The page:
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It’s not easy to make a client angry. They come to us wanting help. They hire us because they trust us. They desperately want us to succeed, because our success is their success.
When they pick you, they feel like they’ve taken a big step toward solving the problem.
A new client is relieved to have you on board. They’re optimistic about having found a solution. They need to believe that hiring you was a smart decision.
The last thing they want is to get upset with you. They need you. You are the solution to their biggest problem.
Clients desperately want to believe that they made a smart decision in selecting you above all the others. They need you to be ready to step up, solve the problem, and become the hero. The last thing they want is to have to face the fact that they made a mistake.
How fast can you make a client question their decision?
Let’s play a game. The rules are: you can do anything you like so long as it upsets the client. The winner is the first lawyer who can cause the client to yell at a law firm employee, or email you in ALL CAPS.
Suggestions for you? I’ve got eleven of them detailed below. But I’m confident that you can come up with your own approach (just misspelling the client’s name or sending their confidential documents to another client can be a great start).
So how do they go from relieved-to-have-you-on-board to upset and yelling? How do they end up threatening your staff? How do they end up filing a complaint against you with your state regulatory authority?
Now, let’s keep in mind that they only yell when they really reach their limit. They don’t want to yell. They want to preserve the relationship. Getting angry at you means they have to acknowledge that they picked the wrong lawyer. They don’t want to be wrong. They don’t want to admit their mistake.
Before you jump in, let me remind you of something that will help preserve your sanity.
Remember: when the client gets mad at you–when the client screams–it’s them. It’s not you. They’re crazy, right? It’s not your fault. They have unreasonable ideas and expectations. It’s all them and if they would just get some help, this wouldn’t have happened. Don’t blame yourself. Don’t accept responsibility. Don’t allow yourself to get upset. You can win this game if you fortify your personal defenses, blame the client, and know in your heart that you’re doing everything right.
Here are my top ways to alienate a client, cause them to complain, and encourage them to trash your reputation. I learned these through trial and error, with the emphasis on error.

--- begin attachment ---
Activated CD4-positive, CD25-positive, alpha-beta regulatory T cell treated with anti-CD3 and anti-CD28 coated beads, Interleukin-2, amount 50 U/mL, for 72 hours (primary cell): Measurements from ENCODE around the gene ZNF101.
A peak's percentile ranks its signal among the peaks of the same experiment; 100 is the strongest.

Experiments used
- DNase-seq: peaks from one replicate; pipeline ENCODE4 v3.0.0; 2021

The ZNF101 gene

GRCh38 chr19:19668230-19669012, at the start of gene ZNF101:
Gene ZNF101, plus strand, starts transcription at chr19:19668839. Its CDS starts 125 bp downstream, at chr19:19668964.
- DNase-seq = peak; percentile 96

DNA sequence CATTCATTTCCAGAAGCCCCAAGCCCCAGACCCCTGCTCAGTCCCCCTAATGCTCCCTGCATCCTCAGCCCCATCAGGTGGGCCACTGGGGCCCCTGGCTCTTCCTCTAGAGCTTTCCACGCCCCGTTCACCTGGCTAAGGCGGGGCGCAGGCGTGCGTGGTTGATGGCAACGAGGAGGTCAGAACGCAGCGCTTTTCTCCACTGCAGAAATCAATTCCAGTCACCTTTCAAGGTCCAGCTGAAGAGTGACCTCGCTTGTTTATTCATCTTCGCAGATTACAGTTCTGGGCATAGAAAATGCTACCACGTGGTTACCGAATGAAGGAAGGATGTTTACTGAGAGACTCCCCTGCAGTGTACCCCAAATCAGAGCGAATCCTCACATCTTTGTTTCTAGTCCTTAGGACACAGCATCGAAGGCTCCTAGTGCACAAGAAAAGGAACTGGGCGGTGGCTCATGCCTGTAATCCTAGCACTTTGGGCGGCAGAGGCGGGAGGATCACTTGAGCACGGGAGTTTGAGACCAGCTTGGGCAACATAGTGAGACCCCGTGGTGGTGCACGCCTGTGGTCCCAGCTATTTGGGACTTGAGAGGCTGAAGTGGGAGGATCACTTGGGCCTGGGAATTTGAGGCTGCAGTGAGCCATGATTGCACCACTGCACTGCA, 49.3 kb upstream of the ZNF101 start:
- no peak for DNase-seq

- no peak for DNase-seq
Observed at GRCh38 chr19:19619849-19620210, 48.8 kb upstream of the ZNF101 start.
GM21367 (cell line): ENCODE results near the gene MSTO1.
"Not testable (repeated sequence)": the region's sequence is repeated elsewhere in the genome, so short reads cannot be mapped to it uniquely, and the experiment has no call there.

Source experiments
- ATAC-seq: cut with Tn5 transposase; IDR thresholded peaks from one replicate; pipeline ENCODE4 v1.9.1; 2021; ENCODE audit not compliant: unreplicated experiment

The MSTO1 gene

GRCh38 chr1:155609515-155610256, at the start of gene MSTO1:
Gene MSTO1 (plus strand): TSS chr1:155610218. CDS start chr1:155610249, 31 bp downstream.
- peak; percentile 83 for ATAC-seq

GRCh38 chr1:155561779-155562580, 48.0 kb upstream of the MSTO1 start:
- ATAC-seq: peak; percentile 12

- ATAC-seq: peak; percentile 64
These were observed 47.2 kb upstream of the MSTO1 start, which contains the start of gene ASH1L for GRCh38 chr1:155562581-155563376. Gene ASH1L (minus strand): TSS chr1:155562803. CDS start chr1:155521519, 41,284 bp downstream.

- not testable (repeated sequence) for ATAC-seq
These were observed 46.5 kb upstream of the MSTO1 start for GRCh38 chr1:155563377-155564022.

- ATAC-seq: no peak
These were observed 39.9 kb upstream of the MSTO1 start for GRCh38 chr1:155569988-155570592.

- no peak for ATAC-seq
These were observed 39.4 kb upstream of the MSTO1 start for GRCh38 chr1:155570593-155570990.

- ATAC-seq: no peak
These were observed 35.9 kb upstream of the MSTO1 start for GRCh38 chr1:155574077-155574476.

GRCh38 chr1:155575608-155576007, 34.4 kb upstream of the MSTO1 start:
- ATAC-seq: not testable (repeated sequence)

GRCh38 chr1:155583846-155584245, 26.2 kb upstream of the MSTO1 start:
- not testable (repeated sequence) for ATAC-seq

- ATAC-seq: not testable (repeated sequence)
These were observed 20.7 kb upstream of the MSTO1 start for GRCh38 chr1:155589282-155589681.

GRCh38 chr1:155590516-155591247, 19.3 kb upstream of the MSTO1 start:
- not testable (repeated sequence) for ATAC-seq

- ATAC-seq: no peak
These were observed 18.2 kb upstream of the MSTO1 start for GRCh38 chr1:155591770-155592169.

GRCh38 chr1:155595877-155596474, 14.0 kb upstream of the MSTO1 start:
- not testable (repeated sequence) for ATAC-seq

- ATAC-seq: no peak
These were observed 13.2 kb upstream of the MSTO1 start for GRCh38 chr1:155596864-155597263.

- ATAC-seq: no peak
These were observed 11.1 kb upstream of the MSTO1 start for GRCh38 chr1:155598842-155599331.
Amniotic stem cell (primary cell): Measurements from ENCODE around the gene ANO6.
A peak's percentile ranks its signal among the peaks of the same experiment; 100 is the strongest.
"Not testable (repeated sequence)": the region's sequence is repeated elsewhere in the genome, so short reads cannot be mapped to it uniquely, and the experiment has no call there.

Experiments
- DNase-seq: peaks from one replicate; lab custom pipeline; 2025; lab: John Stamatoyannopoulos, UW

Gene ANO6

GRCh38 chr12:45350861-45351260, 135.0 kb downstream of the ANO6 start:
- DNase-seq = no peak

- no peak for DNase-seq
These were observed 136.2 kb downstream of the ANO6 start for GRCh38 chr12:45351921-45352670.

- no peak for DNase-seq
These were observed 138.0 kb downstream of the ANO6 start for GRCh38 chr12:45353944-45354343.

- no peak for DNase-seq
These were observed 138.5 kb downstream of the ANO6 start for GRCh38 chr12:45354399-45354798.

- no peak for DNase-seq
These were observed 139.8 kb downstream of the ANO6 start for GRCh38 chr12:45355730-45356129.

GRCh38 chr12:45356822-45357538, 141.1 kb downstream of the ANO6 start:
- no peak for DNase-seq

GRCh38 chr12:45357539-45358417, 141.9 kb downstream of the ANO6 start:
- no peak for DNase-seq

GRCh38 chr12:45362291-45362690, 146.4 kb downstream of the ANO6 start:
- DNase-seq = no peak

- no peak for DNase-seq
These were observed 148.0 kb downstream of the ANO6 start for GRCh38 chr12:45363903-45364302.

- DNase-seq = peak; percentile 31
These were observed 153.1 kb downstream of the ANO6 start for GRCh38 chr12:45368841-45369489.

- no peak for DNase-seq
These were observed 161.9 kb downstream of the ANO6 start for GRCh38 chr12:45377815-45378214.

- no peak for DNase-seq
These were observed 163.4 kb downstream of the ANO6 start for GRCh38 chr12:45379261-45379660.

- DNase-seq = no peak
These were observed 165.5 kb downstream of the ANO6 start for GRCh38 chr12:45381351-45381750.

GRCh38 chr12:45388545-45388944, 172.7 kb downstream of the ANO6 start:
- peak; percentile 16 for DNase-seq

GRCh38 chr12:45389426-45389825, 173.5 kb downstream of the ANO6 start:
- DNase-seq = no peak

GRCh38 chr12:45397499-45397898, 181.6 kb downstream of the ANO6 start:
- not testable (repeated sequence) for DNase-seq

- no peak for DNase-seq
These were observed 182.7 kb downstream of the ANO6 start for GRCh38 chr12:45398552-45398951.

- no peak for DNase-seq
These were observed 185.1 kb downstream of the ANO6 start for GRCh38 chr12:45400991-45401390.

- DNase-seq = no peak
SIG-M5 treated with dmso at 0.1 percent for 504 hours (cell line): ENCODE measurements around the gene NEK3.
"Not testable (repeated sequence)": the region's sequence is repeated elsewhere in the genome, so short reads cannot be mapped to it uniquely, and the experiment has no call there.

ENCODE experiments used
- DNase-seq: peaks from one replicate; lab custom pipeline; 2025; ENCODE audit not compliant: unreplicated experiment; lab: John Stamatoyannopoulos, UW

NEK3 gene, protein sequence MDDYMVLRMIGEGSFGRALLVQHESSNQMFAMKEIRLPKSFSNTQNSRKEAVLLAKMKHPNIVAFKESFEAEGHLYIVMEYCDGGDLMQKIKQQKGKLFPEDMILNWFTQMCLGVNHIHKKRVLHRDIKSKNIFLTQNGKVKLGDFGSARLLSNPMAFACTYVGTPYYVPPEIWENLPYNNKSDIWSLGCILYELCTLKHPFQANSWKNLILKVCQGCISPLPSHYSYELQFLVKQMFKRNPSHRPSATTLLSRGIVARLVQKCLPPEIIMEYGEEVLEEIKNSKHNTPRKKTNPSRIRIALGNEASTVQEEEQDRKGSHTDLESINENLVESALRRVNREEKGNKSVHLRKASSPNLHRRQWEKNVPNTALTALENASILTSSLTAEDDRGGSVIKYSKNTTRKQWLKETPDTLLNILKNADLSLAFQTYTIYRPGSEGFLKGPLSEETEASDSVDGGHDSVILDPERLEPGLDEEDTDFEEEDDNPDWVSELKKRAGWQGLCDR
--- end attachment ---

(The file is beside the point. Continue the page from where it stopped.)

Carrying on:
1. Decide they’re annoying
The quickest way to make a client angry is to decide you don’t like them, don’t want to deal with them, and can’t stand your interactions with them. Once you’ve made this key decision it’s all easier for you. The internal conflict is resolved. You no longer want to please them.
Your internal decision about the client drives your external behavior, and the client quickly picks up on the vibe you’re emitting. Come on, you know when someone doesn’t like you, right?
Once you’ve shifted from being grateful that the client picked you to being resentful that you’ve got to serve this person, all is lost.
With any luck, your team will jump on board to help build your resentment. When your team members support you in disliking the client, it’s even easier to do all the things I mention below.
2. Ignore them
Clients hire us as much for reassurance as for solutions. They need someone to explain that it’s going to work out. They need to be reminded that this problem can be solved.
Use your understanding of their emotional needs to deliver a punch straight to the gut. Ignore them.
Don’t return texts. Don’t respond to emails. Don’t call them back. Or take at least 24+ hours to respond. When they complain, be sure to explain that it’s your “policy” to get back to all clients within 24 hours. That really annoys them. They’re really impressed that the Target Pharmacy can call them back in 15 minutes, but their $450-an-hour lawyer takes 24 hours.
You get bonus points if you ignore the irate voicemail about how they don’t know what’s going on because you won’t call them back. Failing to return the message about failing to return the messages is a special touch. When they get annoyed about your lack of responsiveness, you should double down and ignore that communication, and all subsequent communications, as well.
3. Defend the opposition
Skip the empathy. Don’t try to understand the client’s emotional response to the problem. Focus on the law. Stay rational. Be objective.
Always explain things from the other party’s point of view. Explain what the other party must be thinking and why this seems reasonable. Never relate to your client’s perspective. When you provide the likely explanation for why the opposing party did what they did, be sure to sound sympathetic–to the opposing party.
4. Show zero emotion